Women Photographers from The AmberSide Collection
- Susan Mansfield
- 28 November 2019
Unique archive of photographs from the Newcastle-based Amber Film & Photography Collective
If you're anything like me, you might not know that there is a gallery in Newcastle dedicated to documentary photography which is also home to an important collection. As part of an ongoing commitment to showcase collections from around the UK, Stills is currently exhibiting a wide-ranging group of works from AmberSide, focusing on women photographers.
These range from members of the Amber Film & Photography Collective, which began in London in 1968 and moved to Newcastle the following year, to others, many of them international, whose work the group commissioned and acquired.
Founder member of Amber, Sirkka-Liisa Konttinen, began to photograph the working-class community of Byker, Newcastle, at the end of 1960s, just as the traditional terraces were being cleared to make way for modern estates. These black and white pictures capture a bygone era – terraced streets, children playing in a discarded pram. Photographing the area again from 2003 onwards, she tells a very different story – a new asylum-seeker community making lives for their families.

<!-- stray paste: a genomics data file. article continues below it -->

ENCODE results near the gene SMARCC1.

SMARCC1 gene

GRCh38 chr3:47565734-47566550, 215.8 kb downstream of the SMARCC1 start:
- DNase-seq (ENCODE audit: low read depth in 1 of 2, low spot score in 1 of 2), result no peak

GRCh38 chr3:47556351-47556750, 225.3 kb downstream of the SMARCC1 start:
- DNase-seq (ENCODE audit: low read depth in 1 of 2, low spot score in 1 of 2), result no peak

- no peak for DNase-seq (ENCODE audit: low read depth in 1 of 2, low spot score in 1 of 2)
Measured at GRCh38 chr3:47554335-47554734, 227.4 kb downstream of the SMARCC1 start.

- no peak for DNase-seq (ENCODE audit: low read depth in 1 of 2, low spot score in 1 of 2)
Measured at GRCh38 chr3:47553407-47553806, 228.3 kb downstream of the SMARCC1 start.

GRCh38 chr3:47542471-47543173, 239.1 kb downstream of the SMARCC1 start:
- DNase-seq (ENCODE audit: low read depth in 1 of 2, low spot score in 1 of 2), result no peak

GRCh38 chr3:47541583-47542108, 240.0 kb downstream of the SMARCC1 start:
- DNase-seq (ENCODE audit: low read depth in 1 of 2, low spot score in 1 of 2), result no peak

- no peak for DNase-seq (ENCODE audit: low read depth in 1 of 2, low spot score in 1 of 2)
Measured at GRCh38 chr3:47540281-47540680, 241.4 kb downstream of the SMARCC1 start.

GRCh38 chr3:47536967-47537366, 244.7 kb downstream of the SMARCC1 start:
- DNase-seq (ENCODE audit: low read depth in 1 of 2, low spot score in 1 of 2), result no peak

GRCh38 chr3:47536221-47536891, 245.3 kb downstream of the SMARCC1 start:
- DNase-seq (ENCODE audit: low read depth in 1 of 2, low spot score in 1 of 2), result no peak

Newcastle-born Tish Murtha also had local stories she wanted to tell, particularly about the youth of the North-east in the early 1980s and the (lack of) opportunities open to them. But the show also opens out to reveal a much wider world: Graciela Iturbide's images of Mexican women, Susan Meiselas' hard-hitting work from war-torn Nicaragua, Laura Junka-Aikio's pictures of the residents of occupied Gaza enjoying brief times of respite on the beach.
And to contrast with these, there is Grace Robertson's charming 1954 photo essay for Picture Post about the housewives of Bermondsey living it up at the seaside, and the work of Martine Franck, who visited AmberSide with her partner Henri Cartier-Bresson in 1978, capturing dog shows, horse trials and grouse shoots.
While it makes sense to show works in sequences, the best pictures, like Konttinen's child on a spacehopper or Diane Arbus' topless dancer, are those that encapsulate a story in a single image.
Stills, Edinburgh, until Sun 8 Mar.